it's also fair to say that the BBC micro wasn't responsible for ARM's fortunes, they made their mark by being adopted by the mobile phone market.
ARM's architecture today is very far removed from the processors they used in the BBC Micro.
3.7 / 5 (6) Apr 03, 2012
ARM's architecture today is very far removed from the processors they used in the BBC Micro.

Indeed. It had nothing to do with the MOS 6502 in the BBC micro. That was made by an entirely different company. Acorn's engineers went to Berkeley to see what they've come up with, and designed a similiar processor, and outsourced the manufacturing to yet another different company.

Which they still do because the ARM processors are sold as lisences, and the company that buys the lisence only gets the permission to manufacture it. The lisence only applies to the bare essential core of the processor, so the OEM then adds parts that suit the application at hand, and that is why the design is so immensely popular with cellphones.

1 / 5 (3) Apr 03, 2012
Wonder how this will all shake out if Intel buys Qualcomm, as has been suggested by numerous others?
1 / 5 (6) Apr 03, 2012
Using this processor in a linux based tablet would be good, I hear the specs for the processor and embedded support circuitry offer some low end smarts so it may be suitable for more mission critical applications such as diagnostic/medical monitoring equipment.

Nowadays the relative ease with which core designs can be integrated with sensor type analog front ends such as large bit count ADCs, timers etc may offer it as a useful embedded unit for a number of applications - but is ARM easily portable to run i386 type binary code for Windows 8 or do we have Windows 8 in pseudo code ?
0.3 / 5 (40) Apr 03, 2012
Acorn wouldn't exist without the British Government's BBC and it's funding.

3 / 5 (2) Apr 04, 2012

LOL. BBC just happen to be a customer. They could have sold their product to many other buyers. Youtube is the next wiki. I'll make a video with no facts behind it and uphold my arguments with it.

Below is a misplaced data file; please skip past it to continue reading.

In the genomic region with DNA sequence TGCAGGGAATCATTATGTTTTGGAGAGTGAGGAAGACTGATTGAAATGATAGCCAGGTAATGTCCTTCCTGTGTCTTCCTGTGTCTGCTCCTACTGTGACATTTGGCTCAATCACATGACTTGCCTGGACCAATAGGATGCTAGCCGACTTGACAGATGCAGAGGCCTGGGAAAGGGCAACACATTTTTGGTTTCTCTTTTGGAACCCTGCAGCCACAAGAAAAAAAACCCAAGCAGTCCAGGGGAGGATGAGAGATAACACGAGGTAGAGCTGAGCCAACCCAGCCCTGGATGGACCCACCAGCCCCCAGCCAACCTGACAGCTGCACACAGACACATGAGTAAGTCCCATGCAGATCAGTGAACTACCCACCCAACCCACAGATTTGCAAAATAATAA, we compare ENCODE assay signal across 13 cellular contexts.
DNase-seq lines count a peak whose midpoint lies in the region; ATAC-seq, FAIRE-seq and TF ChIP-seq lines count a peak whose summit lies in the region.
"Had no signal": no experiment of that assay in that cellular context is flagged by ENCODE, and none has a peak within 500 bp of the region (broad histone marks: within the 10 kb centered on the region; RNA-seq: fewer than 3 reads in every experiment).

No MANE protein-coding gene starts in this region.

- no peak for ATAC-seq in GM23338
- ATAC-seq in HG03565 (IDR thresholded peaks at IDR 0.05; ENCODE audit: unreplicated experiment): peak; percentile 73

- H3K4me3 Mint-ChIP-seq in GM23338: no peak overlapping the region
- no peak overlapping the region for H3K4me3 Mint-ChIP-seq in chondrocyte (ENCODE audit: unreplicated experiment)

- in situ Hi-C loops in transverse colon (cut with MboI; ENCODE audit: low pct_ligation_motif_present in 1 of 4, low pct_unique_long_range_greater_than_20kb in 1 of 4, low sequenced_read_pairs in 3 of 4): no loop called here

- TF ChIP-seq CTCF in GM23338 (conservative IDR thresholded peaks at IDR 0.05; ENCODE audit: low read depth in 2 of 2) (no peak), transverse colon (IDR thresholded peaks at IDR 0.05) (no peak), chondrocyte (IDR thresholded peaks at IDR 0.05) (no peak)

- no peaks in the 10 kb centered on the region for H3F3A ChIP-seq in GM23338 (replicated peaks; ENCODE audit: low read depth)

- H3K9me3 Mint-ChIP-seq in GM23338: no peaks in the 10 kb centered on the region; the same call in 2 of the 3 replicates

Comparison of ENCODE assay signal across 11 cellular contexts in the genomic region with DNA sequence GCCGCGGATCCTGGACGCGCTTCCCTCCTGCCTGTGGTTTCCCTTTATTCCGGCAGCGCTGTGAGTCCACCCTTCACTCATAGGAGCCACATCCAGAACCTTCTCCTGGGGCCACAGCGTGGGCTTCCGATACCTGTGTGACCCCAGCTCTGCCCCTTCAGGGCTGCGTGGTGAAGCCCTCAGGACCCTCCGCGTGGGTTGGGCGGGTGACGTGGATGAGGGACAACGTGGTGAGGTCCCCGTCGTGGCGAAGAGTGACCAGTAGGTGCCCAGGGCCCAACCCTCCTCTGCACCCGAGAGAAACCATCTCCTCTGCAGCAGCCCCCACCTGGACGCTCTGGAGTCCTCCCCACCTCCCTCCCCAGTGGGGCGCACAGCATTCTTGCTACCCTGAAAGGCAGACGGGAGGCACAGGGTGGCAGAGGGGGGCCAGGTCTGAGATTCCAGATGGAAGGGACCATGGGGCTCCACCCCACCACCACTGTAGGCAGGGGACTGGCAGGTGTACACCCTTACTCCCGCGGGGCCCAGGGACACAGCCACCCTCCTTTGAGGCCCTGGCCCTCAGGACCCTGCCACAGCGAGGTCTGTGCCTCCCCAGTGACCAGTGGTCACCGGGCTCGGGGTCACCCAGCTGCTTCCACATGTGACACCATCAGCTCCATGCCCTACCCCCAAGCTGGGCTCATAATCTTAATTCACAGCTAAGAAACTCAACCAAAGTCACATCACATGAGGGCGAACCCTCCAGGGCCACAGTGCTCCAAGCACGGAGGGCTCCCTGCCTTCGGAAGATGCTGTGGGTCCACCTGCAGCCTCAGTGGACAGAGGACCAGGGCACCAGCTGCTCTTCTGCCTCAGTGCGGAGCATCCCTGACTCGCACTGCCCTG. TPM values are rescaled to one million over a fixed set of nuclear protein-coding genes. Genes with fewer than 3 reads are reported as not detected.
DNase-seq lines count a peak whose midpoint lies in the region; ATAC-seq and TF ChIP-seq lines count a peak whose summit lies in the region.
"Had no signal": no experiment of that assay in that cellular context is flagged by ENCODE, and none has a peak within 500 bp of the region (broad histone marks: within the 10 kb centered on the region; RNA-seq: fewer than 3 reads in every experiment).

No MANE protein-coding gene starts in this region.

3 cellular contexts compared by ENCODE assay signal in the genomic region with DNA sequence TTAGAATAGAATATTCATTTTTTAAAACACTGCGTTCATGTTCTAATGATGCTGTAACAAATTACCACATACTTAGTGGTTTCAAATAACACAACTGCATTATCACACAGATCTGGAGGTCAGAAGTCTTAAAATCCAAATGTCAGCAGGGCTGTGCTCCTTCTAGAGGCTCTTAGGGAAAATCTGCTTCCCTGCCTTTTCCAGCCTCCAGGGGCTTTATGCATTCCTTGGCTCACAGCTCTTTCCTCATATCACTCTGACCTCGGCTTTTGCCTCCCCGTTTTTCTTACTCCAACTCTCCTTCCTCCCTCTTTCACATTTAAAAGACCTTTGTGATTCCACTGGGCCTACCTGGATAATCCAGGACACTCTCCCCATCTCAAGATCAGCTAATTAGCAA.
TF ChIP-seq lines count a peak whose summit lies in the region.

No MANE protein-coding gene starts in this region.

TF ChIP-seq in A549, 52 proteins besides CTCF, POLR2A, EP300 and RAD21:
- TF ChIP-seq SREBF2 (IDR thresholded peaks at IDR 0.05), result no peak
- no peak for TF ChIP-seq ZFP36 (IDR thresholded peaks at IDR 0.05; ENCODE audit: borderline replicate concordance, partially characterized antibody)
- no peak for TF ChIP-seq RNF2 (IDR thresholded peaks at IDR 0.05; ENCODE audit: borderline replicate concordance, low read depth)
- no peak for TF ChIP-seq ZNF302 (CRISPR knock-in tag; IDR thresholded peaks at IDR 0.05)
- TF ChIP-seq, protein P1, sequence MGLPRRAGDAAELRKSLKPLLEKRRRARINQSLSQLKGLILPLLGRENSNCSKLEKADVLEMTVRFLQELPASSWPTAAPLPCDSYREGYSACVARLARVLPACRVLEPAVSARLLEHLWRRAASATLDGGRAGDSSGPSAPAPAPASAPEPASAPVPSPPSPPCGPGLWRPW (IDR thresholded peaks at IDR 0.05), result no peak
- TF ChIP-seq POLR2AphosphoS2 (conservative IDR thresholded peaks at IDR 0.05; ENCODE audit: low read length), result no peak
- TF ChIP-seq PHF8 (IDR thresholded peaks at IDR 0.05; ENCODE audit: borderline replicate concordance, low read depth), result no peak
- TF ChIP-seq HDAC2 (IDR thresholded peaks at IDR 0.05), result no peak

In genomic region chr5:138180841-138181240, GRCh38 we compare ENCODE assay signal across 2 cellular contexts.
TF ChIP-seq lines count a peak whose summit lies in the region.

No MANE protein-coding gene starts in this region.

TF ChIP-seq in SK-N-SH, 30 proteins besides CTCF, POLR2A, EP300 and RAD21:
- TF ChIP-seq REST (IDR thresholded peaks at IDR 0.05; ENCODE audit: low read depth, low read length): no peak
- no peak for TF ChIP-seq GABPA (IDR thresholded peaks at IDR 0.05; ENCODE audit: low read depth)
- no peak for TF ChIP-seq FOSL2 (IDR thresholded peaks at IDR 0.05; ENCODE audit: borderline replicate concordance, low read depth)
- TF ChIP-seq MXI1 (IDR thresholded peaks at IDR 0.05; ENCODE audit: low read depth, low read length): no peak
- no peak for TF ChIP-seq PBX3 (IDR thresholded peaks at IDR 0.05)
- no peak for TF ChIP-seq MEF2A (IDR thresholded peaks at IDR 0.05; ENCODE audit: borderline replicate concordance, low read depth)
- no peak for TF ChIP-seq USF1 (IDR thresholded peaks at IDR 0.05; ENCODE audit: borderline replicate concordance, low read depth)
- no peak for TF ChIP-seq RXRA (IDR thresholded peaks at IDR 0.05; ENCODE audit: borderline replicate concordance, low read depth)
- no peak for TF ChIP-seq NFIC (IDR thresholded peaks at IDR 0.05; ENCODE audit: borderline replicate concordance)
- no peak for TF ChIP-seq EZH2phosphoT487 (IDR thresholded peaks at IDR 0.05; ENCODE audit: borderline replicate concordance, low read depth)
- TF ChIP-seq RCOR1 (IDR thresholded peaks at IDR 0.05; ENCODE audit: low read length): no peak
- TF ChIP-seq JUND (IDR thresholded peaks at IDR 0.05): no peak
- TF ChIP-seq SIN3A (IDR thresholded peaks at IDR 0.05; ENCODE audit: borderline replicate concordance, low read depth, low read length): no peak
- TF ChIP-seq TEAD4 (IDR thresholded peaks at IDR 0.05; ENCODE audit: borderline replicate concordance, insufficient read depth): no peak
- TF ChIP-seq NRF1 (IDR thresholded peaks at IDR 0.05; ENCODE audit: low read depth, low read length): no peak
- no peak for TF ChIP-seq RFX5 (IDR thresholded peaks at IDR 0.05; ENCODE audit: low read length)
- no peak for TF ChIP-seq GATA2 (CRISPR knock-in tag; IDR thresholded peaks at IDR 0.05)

0.3 / 5 (37) Apr 04, 2012
"BBC just happen to be a customer." - Aimbotfriend

Yes, the government BBC, funded Acorn through purchases of these components.

No one else did.

Without that funding, ARM would not exist.

2.3 / 5 (6) Apr 04, 2012

No one else did.


Without that funding, ARM would not exist.

The ARM design team was only a handful of people, and since they didn't have their own manufacturing it actually cost very little. They did the same thing as people did in Berkeley and Stanford, and simply drew up schematics and sent them off to manufacturing elsewhere. It was less about funding and more about the right ideas and the right people meeting at the right time.

And, BBC is still autonomous from the government. It is not the government. All the government does is set the amount of the TV lisence fee, and everything else is handled separately.

If BBC wasn't separate from the government, it couldn't even begin to pretend to be impartial.
0.2 / 5 (36) Apr 04, 2012
the BBC license fee is a government tax of 140 pounds per year per color TV in the U.K.

The BBC and the BBC Micro were/are funded through that government tax.

"All the government does is set the amount of the TV lisence fee, and everything else is handled separately." = Eikka
2.7 / 5 (7) Apr 07, 2012
The BBC and the BBC Micro were/are funded through that government tax.

Nope. It's neither a government tax, nor were the computers paid for with that money. BBC didn't actually buy the computers, although, they obviously had to buy a few for themselves.

The public did.

Educational institutions were paid government subsidies for computer purchases, but the BBC micro was only one of the computers they could buy. It had competition like the Sinclair ZX which was hugely popular, not only because it was much cheaper.